Many of you have asked me to explain the difference between the different training programs, so I'll do my best to hit the highlights here.  Understand I have recruited for all of them at one time or another and have decided to only focus on recruiting for Smith Barney now for the past two years for reasons that will be apparent after reading this...
Compensation:
Merrill Lynch pays a salary for 2 years and they tend to pay on the higher range between the 4.  However, and this is very important to understand...  What you have there is a monthly forgiveable draw!  It is NOT a salary plus commission position.
Morgan Stanley pays a salary for one year, and no commissions in the first year 
UBS salary is tied into your production for the first 2 years.  If you do not meet your goals, they take a percentage of your salary away.  (this really stinks by the way when you are trying to pay your bills)
Smith Barney compensation is salary for 2.5 years, PLUS commission, PLUS bonuses if you are meeting your goals.  And stock options on top of all that.
So, to compare the four, let's take an arbitrary example.  Let's assume you you are offered a salary of 50K at each company and your production in your first year is 50K.   Here is about what you would make after your first year:
Merrill:  50K because they only allow you to keep commissions (at 50% payouts) if they exceed your salary in any given month.  In this example your commissions would not exceed your salary.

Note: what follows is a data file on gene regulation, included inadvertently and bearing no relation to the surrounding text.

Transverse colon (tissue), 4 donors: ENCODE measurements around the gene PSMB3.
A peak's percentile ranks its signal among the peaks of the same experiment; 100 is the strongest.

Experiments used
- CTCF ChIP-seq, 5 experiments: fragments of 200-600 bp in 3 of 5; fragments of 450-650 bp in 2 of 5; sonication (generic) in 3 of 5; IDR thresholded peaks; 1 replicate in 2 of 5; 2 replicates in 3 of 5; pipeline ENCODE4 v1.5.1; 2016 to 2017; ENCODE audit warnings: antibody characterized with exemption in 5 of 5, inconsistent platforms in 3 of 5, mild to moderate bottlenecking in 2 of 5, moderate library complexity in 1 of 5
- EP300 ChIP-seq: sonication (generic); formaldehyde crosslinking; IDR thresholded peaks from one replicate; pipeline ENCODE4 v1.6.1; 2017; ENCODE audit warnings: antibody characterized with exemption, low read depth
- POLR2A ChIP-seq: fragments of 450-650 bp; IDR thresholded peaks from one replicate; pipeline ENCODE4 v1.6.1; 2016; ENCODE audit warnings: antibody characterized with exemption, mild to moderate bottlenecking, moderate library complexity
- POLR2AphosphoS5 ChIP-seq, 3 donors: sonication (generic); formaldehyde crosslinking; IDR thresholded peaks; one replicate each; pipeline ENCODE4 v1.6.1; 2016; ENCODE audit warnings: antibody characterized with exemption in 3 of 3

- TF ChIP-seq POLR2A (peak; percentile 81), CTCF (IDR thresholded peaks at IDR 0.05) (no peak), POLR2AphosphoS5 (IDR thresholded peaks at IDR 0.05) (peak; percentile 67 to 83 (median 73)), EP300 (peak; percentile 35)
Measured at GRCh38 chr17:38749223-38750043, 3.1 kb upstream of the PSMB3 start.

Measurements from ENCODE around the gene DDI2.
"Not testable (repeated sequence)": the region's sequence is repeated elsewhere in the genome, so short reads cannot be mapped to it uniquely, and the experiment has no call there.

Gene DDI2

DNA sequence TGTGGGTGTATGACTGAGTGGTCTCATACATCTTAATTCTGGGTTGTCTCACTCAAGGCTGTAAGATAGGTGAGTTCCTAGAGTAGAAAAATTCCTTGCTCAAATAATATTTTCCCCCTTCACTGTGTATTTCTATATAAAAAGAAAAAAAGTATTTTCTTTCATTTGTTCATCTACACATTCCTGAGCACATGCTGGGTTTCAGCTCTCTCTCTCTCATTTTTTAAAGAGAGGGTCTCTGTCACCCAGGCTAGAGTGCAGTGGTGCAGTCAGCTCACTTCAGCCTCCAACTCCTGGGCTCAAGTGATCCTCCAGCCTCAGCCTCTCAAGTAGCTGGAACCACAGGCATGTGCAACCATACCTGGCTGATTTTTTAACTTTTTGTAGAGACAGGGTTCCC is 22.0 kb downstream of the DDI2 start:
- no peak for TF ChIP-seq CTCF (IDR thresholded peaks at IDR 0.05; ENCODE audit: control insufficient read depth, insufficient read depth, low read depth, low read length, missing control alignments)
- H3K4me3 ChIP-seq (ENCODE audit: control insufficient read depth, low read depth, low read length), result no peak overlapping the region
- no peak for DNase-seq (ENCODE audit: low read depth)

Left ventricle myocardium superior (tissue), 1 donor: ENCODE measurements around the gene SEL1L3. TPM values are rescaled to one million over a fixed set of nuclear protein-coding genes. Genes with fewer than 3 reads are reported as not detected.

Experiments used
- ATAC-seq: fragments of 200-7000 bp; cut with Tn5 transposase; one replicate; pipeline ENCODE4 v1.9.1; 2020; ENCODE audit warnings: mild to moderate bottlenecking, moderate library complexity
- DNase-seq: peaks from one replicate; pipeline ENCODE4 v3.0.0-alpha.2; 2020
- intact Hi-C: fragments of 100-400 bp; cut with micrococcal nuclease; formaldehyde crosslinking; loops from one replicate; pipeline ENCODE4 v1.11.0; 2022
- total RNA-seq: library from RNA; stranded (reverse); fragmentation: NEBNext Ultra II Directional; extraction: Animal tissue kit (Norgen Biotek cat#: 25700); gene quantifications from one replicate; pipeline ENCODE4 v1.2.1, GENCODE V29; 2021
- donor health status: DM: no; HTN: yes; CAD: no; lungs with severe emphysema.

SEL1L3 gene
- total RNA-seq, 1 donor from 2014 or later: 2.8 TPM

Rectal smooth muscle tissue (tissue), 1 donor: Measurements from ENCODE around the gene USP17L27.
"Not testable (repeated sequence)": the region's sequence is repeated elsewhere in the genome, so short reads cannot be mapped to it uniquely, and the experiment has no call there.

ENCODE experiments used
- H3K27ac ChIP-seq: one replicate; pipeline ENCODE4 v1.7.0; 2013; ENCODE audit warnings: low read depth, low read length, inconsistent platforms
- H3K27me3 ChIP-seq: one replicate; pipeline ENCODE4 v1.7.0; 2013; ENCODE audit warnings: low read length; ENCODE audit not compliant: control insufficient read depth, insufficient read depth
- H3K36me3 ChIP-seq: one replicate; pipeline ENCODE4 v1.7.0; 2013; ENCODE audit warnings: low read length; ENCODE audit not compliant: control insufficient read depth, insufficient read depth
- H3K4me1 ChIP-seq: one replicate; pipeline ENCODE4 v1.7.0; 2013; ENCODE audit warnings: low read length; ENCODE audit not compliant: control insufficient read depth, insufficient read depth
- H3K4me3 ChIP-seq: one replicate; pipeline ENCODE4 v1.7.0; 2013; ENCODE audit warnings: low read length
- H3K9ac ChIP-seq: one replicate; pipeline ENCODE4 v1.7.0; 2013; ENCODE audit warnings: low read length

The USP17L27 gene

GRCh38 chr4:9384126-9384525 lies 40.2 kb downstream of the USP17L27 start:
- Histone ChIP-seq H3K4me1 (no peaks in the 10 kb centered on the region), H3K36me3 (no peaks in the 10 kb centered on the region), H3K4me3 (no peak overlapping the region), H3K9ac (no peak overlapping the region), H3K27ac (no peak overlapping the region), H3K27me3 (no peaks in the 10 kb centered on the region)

Morgan Stanley:  same thing.  50K
UBS is better.  You would probably keep around 60k because you are meeting your minimum goals and they are not taking a percentage of your salary away.
Smith Barney:  about 70K conservatively.   50K salary, plus 33.25% commissions on the 50k (16K), plus around 4-6K in cash bonuses for the year.  And another 10-15k in stock options on top of all that in each of your first 3 years.
Culture / Reputation:
Merrill Lynch.  One word.  Stuffy.
Morgan Stanley.  Another word.  Trouble.
UBS.  No real problems there.
Smith Barney.  Exclusive and entrepreneurial.
 
Difficulty in getting hired:
Merrill:  not overly difficult.
Morgan Stanley:  they're somewhat desperate.
UBS:  Not easy to get hired.
Smith Barney:  Very difficult to get hired.
Overall, although it is a long and tedious process to get in with these companies, you have a better chance at success, honestly, with Smith Barney if you get hired.
And before you all flame me for being biased, I will say this again.  I have had a chance to recruit for all of these firms.  I have CHOSEN to recruit for Smith Barney exclusively!
I hope this helps!

 
Didn't we tear you a new one the last time you posted this same incorrect, self-serving message? 

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mikebutler222 wrote:RecruitingAce wrote:
Merrill Lynch, Morgan Stanley, UBS or Smith Barney???  So many choices...